Or if the number of unique lname, address pairs is small enough that they can reasonably be stored in a hash table on your system:

#!/usr/bin/gawk -f
    FS = OFS = ","
NR == 1 {
    print $0, "ID"
! ($4, $8) in ids {
    ids[$4, $8] = ++counter
    print $0, ids[$4, $8]

We identify people by their body, when face is no help, The Real Deal: How to accurately identify people online. September 25, 2019. Accuracy is a core tenet of identity resolution. In this context, it's all about  If the photograph is a family portrait or group shot, try to identify other people in the photo. Look for other photos from the same family line which include recognizable details — the same house, car, furniture, or jewelry. Talk to your family members to see if they recognize any of the faces or features of the photograph.

$ sort -t, -k8,8 -k4,4 <<EOD | awk -F, '  $8","$4 != last { ++id; last = $8","$4 }
                                          { NR!=1 && $9=id; print }' id=9 OFS=,
0,David,H M,Lee,M,1990,201211.0,B
0,David,H M,Lee,M,1990,201211.0,B,11

The Real Deal: How to accurately identify people online, Because many people use the same profile photo on various social You can also use SocialMapper, which can identify or recognize any  Google’s image search tool has been there for a while and it has been extensively used to search the internet using images as search queries. The tool is pretty much accurate at identifying similar images which is why it can also server your purpose for identifying a person from his photograph.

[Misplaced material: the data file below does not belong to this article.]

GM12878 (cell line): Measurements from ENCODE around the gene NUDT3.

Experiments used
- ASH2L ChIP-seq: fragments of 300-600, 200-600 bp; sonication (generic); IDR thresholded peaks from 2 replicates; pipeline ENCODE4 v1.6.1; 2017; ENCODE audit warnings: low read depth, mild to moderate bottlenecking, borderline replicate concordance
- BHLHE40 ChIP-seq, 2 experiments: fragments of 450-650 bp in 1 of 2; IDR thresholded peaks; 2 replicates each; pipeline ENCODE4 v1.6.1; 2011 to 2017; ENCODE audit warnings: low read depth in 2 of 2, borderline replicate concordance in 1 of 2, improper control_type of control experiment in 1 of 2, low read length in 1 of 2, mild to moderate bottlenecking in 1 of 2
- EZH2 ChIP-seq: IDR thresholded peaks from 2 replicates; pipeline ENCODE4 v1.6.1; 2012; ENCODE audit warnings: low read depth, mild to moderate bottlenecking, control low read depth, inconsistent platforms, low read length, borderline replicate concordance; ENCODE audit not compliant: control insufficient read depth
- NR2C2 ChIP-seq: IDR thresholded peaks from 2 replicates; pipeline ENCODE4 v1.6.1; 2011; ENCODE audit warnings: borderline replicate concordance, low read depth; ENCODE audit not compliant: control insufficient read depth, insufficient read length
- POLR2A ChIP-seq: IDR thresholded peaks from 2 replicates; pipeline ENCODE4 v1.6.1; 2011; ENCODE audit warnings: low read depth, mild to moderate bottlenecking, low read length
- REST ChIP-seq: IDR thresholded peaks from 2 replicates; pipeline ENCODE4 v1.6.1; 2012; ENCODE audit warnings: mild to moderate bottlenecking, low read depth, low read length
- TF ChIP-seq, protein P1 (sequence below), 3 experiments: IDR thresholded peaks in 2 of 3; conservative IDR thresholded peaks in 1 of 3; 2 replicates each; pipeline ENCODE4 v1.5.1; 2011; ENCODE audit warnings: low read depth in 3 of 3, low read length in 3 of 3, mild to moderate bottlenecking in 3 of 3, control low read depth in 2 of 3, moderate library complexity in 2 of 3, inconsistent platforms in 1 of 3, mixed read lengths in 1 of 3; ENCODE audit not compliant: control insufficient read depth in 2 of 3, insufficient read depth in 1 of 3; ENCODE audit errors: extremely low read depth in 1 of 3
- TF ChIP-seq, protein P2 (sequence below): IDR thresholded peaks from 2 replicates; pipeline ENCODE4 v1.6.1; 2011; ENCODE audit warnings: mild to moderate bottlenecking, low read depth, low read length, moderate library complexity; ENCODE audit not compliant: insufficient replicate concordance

How to Find Out Someone's Name From a Picture, New research reveals that when facial features are difficult to make out, we readily use information about someone's body to identify them — even  The technique of gel electrophoresis separates DNA by size, thus allowing people to be identified based on analyzing the lengths of their DNA. We discuss how gel electrophoresis works, and lab footage is shown of this technique being performed in real time.

Identifying people by their bodies when faces are no help , I don't see any way to determine which of the two girls is identified as Betty. I thought that if I hovered the cursor over a face, it would identify it, but  Toxic people, unfortunately, do not walk around the office with little plastic ID tags on their wrists or ankles, like a rare bird species being tracked by biologists in the wild. I wish they did, though. Toxic people can be hard to identify until it’s too late: until you’ve already bonded, or formed a friendship, or taken up a project

Identify the people in a photo, We are social animals of course and we cannot live without talking to people. So, Here is a trick I followed, when I had to identify good people from bad in my  The image recognition features allow you to: Search by People, Places, or Things using the search box option. Refine your search by Date, People, Places, or Things using the filter options. Note: Image recognition in Amazon Photos is enabled by default, unless you are a resident of Illinois. For residents of Illinois, image recognition is